In this installment, Mr. Stickley provides plans for one of his most famous pieces, the Morris Chair, along with a nice library table style writing desk.

•  Writing Table  •  Morris Chair
•  Small Book Cabinet •  Lidded Shoe Box

• Eleventh Article in the Series - February 1906  
Mr. Stickley shows us the details for a five-legged, round dining table along with matching, leather padded, arm and side chairs.

•  Dining Table  •  Arm Chair

•  Side Chair

• Twelfth Article in the Series - March 1906  
This month we open the magazine to find a very nice five-drawer sideboard with two cabinets secured with frame and panel doors, along with a high-backed leather settle, and a simple wall mounted plate rack.

•  Sideboard  •  High Back Settle

•  Plate Rack

• Thirteenth Article in the Series - April 1906  
These next two plans are the most involved as yet.  A corner china cabinet with 45 degree angled back and handmade mullions.  The serving table is much more modest, but very handsome. 

•  Corner China Cabinet •  Serving Table

• Fourteenth Article in the Series - May 1906  
Again, Mr. Stickley serves up two plans, this time for childrens furniture in a simple Craftsman style.

•  Childs Trestle Table •  Childs Settle

• Fifteenth Article in the Series - June 1906
This month the offering is three additional simple pieces.

•  Bedroom Night Stand •  Hall Table with Mirror

•  Hall Settle

• Sixteenth Article in the Series - July 1906
Mr. Stickley goes "rustic" this month, producing three pieces suitable for a Catskills cabin retreat.

•  Rustic Flower Stand •  Rustic Covered Seat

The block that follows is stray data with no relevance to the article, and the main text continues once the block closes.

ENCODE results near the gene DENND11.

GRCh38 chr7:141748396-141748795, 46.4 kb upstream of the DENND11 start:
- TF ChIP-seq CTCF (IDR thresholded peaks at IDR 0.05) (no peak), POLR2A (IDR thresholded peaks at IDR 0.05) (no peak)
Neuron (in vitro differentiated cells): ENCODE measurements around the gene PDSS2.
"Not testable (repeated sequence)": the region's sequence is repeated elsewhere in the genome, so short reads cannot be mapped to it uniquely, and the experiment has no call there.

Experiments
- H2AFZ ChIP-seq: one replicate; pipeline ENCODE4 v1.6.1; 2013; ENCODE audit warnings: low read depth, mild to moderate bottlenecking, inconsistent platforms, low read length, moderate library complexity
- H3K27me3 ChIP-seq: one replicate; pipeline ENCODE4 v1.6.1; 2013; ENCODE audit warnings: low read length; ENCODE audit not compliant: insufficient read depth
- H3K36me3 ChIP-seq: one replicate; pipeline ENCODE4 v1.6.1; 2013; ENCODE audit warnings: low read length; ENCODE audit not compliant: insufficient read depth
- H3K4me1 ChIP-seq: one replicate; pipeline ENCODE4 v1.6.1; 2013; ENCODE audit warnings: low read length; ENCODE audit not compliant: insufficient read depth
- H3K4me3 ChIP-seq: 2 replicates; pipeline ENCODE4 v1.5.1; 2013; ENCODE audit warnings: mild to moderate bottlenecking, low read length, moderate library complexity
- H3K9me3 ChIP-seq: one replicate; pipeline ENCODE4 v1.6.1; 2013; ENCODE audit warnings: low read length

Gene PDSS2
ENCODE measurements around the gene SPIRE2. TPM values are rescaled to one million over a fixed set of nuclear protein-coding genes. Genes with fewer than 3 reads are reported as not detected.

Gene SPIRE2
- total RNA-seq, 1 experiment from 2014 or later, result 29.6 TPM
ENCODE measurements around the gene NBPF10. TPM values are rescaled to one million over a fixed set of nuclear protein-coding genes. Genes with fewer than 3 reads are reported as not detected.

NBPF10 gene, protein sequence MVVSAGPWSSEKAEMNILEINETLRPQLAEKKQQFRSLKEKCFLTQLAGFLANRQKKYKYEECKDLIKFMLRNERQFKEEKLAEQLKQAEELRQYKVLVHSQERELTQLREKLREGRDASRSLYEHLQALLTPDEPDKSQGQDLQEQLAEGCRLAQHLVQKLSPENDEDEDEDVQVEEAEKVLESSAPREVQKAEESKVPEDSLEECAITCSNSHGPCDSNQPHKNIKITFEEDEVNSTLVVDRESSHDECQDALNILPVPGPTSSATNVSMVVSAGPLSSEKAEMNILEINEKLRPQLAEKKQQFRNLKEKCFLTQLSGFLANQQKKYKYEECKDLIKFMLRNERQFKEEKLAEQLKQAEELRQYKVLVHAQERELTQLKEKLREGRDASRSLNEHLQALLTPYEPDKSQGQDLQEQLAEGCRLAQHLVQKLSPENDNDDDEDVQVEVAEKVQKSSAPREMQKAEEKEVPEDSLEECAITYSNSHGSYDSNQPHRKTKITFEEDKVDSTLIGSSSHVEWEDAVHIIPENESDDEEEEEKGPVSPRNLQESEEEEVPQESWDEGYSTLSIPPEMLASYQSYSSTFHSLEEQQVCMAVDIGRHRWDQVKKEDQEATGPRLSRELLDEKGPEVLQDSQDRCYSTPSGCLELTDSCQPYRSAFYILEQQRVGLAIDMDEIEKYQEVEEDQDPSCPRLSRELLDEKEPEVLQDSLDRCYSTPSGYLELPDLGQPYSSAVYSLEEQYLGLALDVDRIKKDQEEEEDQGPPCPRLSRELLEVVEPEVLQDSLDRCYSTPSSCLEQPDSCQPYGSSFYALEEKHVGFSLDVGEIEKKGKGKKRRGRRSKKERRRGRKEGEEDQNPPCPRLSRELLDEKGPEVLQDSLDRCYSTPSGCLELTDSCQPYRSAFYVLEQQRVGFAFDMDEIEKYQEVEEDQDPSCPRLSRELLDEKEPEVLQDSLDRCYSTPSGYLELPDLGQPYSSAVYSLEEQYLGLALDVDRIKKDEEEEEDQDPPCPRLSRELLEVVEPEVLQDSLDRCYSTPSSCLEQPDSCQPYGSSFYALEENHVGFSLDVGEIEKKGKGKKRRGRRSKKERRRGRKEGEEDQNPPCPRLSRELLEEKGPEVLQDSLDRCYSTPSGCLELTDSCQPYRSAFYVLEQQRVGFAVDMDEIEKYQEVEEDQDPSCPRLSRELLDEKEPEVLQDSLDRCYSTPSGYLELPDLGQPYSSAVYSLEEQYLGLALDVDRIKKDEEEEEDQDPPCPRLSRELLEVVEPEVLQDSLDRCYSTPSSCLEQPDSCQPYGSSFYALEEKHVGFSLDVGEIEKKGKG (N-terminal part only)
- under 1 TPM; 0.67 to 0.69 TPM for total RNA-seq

•  Rustic Easy Chair

• Seventeenth Article in the Series - August 1906
Mr. Stickley continues with the "rustic" theme, with three more useful outdoor pieces .

•  Rustic Arm Chair •  Rustic Swing Seat

•  Rustic Low Table

• Eighteenth Article in the Series - September 1906
In a continuation of the theme, Mr. Stickley offers three pieces for indoor use.

•  Saw Horse Table •  Low Rustic Lounge

•  Novel Rustic Bed

• Nineteenth Article in the Series - October 1906
Mr. Stickley returns to the craftsman style that he is so famous for - this time with four pieces for a child's room. .

•  Child's Open Bookcase •  Spindle-Bed for Child
•  Childs Settle •  Childs Dresser

• NEW   Twentieth Article in the Series - November 1906
Mr. Stickley returns to the craftsman style that he is so famous for - this time with four pieces for a child's room.

•  Low Table •  Pianola Record Cabinet

• NEW   Twenty-First Article in the Series - December 1906
Mr. Stickley returns to the craftsman style that he is so famous for - this time with four pieces for a child's room.

•  Hall Bench • Library Table

•  Round Table